On September 1, 2022, Bradford DeLong, Professor of Economics at UC Berkeley, discussed his recent book, Slouching Towards Utopia: An Economic History of the Twentieth Century. DeLong was joined in conversation by Robert Brenner, Professor Emeritus and Director of the Center for Social Theory and Comparative History at UCLA. The talk was moderated by Steven Vogel, Co-Director of the Network for a New Political Economy (N2PE).
This event was co-sponsored with the Social Science Matrix.
About the Book
From one of the world’s leading economists, a grand narrative of the century that made us richer than ever, yet left us unsatisfied
Before 1870, humanity lived in dire poverty, with a slow crawl of invention offset by a growing population. Then came a great shift: invention sprinted forward, doubling our technological capabilities each generation and utterly transforming the economy again and again. Our ancestors would have presumed we would have used such powers to build utopia. But it was not so. When 1870–2010 ended, the world instead saw global warming; economic depression, uncertainty, and inequality; and broad rejection of the status quo.
Economist Brad DeLong’s Slouching Towards Utopia tells the story of how this unprecedented explosion of material wealth occurred, how it transformed the globe, and why it failed to deliver us to utopia. Of remarkable breadth and ambition, it reveals the last century to have been less a march of progress than a slouch in the right direction.
Brad DeLong is a professor of economics at UC Berkeley, a research associate of the National Bureau of Economic Research, a weblogger at the Washington Center for Equitable Growth, and a fellow of the Institute for New Economic Thinking. He received his B.A. and Ph.D. from Harvard University in 1982 and 1987. He joined UC Berkeley as an associate professor in 1993 and became a full professor in 1997. Professor DeLong also served in the U.S. government as Deputy Assistant Secretary of the Treasury for Economic Policy from 1993 to 1995. He worked on the Clinton Administration’s 1993 budget, on the Uruguay Round of the General Agreement on Tariffs and Trade, on the North American Free Trade Agreement, on macroeconomic policy, and on the unsuccessful health care reform effort.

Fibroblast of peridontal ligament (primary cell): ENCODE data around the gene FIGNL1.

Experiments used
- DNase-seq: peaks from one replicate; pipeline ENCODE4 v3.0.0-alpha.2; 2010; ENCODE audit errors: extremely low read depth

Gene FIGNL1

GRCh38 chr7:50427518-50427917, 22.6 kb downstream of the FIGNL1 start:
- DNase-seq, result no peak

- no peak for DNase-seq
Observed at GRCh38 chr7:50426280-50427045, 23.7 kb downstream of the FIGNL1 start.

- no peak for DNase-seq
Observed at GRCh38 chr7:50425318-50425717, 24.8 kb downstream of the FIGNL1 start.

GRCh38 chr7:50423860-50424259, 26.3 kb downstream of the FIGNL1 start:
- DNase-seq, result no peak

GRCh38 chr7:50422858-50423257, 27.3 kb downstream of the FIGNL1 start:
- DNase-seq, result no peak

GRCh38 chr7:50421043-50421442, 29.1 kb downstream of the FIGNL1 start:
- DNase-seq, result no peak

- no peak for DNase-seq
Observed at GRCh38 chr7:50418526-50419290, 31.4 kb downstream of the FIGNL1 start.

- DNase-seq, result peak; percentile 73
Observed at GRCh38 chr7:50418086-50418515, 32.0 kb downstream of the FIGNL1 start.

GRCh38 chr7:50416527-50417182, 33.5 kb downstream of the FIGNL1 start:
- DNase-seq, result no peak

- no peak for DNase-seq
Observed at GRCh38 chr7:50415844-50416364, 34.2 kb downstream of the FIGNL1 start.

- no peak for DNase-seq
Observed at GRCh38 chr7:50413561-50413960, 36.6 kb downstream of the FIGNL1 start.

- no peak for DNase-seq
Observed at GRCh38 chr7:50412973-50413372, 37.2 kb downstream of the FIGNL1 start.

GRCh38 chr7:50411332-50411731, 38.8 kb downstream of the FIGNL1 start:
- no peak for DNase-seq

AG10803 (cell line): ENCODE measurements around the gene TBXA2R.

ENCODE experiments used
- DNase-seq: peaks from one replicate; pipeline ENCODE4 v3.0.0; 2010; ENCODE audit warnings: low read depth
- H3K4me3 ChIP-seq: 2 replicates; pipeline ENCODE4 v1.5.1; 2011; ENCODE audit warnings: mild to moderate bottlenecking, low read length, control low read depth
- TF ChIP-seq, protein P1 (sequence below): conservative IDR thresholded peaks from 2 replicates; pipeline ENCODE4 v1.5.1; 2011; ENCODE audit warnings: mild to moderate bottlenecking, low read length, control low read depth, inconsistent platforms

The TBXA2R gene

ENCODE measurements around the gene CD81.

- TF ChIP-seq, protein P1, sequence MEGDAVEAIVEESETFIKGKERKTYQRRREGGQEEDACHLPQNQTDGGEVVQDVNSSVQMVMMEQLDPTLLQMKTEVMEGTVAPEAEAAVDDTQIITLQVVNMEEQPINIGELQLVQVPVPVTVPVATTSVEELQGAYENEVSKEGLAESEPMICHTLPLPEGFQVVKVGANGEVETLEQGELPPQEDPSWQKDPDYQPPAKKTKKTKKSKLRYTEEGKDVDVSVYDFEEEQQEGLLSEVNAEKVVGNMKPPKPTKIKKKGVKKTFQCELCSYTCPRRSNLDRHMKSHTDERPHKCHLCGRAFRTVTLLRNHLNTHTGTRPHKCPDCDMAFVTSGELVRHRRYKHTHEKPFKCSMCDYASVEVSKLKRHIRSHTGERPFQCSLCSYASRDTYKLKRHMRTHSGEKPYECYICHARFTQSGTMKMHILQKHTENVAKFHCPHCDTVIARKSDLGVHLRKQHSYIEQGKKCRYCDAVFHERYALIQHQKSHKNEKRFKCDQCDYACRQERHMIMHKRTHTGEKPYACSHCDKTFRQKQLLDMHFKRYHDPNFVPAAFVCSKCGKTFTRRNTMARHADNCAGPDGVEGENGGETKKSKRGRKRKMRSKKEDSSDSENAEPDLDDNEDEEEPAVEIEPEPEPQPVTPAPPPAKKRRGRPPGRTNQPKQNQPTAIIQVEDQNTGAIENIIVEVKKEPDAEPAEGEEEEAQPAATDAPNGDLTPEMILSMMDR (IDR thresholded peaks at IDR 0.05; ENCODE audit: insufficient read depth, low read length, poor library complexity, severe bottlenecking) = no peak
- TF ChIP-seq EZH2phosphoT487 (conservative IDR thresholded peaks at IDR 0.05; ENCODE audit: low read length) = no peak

Robert Brenner is a professor emeritus of history and director of the Center for Social Theory and Comparative History at UCLA, and the author of several books, including The Economics of Global Turbulence: the Advanced Capitalist Economies from Long Boom to Long Downturn, 1945–2005 (Verso, 2006) and Property and Progress: the Historical Origins and Social Foundations of Self-sustaining Growth (Verso, 2009). He is an editor of Against the Current and New Left Review.
Steven K. Vogel is Director of the Political Economy Program, the Il Han New Professor of Asian Studies, and a Professor of Political Science and Political Economy at UC Berkeley. He specializes in the political economy of the advanced industrialized nations, especially Japan. His most recent book, entitled Marketcraft: How Governments Make Markets Work (Oxford, 2018), argues that markets do not arise spontaneously but rather are crafted by individuals, firms, and most of all by governments.